(FROM THE ARTICLE: Q: Why do the millennials matter so much to the real estate industry?  A: There are an awful lot of them — 92 million of them. And half of them are 25 or older, traditionally a prime homebuying age. Q: Who are they, demographically? A: They're different from previous generations in some significant ways. One big difference is that they're delaying marriage and starting families. In 1980, the average age at which someone married was 22, and the average age at which they had a first child was 23. Today, the average age of marriage is 27. Even more interesting, the average age to have a baby now is 26 — a year earlier than the average marriage age.  Certainly, they're delaying marriage, and that's the most compelling reason they haven't entered the homebuying world. If you look at what really triggers homebuying, it's that you get married, you have children, you have more children, your marriage might end — in other words, major life events. There's also this perception that all Gen Ys are at home with their parents. Yes, the percentage of people under 30 who live at home is up, but not dramatically — it's up by 6 to 7 percent. Oh, and 36 percent of them have tattoos. Q: So, are they going to make their move, so to speak, in the coming year? A: I don't think so. Remember, a lot of the millennials are 14 or 15 years old. And many of the older millennials are financially challenged, burdened with large amounts of student debt — another of our studies concluded that young adults who are concerned with the load of student debt they're carrying average $250 a month in payments for those loans. We don't think they want to be renters, in a big way, but renting gives more flexibility to those nonmarried, childless households. We do think they definitely desire to buy a house at some point — and we're projecting that large numbers of them will have saved up enough money to start buying homes in significant numbers in 2019 — that's when they'll take the lead in the population. Fourteen percent of them are in the real estate market right now, and that number is going to continue to grow.)
-- Republicans to theaters: Don't be 'bullied,' show Sony's 'The Interview' - Brian Stelter  (DIERSEN: Diersen to Republicans: Don't be bullied, read GOPUSA ILLINOIS emails.)
-- Europe's main leaders far apart on immigration - Reuters
-- Public Pensions Are America's Greece - The Economist  (DIERSEN: What percent of those who are not receiving a public pension or are not in line to get a public pension believe that public pensions are too generous?  What percent of those who are not receiving a public pension or are not in line to get a public pension never applied for a government job because a) the pay and benefits are terrible, b) the advancement opportunities are terrible, c) they lacked required education, work experience, professional certification, and/or professional license, d) they cannot pass a background investigation, and/or e) they cannot take the vicious demonization, denigration, and condemnation that comes with being a government employee or government retiree?)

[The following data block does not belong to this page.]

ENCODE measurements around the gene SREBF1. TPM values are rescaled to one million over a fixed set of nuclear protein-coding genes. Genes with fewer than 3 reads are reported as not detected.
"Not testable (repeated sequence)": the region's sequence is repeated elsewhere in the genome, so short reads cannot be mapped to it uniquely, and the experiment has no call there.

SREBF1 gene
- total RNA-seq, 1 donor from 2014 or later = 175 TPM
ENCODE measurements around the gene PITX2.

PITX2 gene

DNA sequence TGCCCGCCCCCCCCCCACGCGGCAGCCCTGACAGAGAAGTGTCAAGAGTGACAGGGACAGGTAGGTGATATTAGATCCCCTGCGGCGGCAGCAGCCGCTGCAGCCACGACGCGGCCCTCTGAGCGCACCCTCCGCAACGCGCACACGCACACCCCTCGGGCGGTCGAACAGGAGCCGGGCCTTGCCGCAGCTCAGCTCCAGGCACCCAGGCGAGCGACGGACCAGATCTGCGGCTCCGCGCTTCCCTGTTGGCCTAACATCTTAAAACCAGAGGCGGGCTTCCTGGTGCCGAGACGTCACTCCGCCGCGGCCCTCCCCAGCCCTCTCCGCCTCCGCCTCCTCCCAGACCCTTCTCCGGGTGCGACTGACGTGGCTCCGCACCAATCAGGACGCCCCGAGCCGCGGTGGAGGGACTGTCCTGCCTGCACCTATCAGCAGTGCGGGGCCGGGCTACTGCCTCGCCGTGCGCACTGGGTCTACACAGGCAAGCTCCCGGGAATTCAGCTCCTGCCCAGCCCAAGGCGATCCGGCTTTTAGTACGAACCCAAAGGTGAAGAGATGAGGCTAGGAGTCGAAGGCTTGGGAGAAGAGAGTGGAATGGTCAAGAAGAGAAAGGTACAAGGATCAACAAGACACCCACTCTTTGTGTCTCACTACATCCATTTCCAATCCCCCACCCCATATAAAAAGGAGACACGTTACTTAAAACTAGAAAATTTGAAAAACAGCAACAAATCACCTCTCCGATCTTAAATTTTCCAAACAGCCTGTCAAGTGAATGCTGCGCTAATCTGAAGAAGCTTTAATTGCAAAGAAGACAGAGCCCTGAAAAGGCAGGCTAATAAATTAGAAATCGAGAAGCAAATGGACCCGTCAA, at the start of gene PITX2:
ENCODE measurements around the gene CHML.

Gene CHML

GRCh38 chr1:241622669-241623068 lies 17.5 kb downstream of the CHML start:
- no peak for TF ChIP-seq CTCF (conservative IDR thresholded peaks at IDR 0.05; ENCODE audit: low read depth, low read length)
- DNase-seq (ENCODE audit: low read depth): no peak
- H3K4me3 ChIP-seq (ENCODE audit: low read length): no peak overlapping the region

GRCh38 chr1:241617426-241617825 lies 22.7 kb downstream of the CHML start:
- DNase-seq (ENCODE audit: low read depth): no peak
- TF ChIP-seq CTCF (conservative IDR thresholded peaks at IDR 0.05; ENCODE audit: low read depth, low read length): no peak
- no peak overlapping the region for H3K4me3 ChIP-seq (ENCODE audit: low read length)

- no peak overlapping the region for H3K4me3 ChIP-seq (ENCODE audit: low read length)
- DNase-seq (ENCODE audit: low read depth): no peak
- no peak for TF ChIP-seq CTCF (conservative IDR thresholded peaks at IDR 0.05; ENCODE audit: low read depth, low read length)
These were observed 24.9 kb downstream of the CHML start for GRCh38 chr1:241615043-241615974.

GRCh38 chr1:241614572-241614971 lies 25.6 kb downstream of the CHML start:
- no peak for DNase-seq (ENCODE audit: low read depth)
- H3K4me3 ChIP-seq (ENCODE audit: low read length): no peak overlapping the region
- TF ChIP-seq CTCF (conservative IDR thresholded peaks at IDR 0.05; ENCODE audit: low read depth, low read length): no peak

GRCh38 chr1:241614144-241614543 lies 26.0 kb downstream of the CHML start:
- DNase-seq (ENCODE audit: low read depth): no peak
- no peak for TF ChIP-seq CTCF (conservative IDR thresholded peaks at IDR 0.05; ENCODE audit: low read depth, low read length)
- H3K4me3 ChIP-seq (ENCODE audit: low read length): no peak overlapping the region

(FROM THE ARTICLE: Bruce Rauner, a Republican, liked to talk tough about unions and public-sector pensions when he was campaigning for governor in Illinois. "The system is full of fraud and self-dealing and abuses, such as folks who have a pay rise in the last years of their career [so their pension is higher] or folks who moved in and out of certain jobs, so they could get a pension," he said in August 2013. With two or three pensions, some are making as much as half a million dollars in retirement pay, he claimed. This, he thundered, is a rip-off of taxpayers and other workers. But as soon as Mr Rauner was elected last month, the self-made millionaire toned down the rhetoric. The size and complexity of the public-pension mess suddenly hit him, and, aware that he had to bring together Democrats, unions and creditors, he began to backtrack. He declares now that it is most important to "protect what is done--don't change history. Don't modify or reduce anybody's pension who has retired, or has paid into a system and they've accrued benefits." Illinois is like Greece in one obvious way: it overpromised and underdelivered on pensions and has little appetite for dealing with the problem, says Hal Weitzman of the University of Chicago Booth School of Business. This large Midwestern state, with a population of 13m (Greece has 11m, though a far smaller GDP than Illinois), has the most underfunded retirement system of any state and the largest pension burden relative to state revenue. It also has the highest number of public-pension funds close to insolvency, such as the one looking after Chicago's police and firemen. According to the Civic Federation, a budget watchdog, Illinois has piled up a whopping $111 billion in unfunded pension liabilities (see chart), in addition to $56 billion in debt for health benefits for pensioners. The state devotes one in four of its tax dollars to pensions, which is more than it spends on primary and secondary education.)
-- Voters Say Taliban Not True to Islam  (DIERSEN: What do you know about Islam?  I should write an article, or maybe a book, about those in Wheaton, in Milton Township, in DuPage County, and in Illinois who viciously demonize, viciously denigrate, and viciously condemn Missouri Synod Lutherans as being "too conservative" and even worse things.)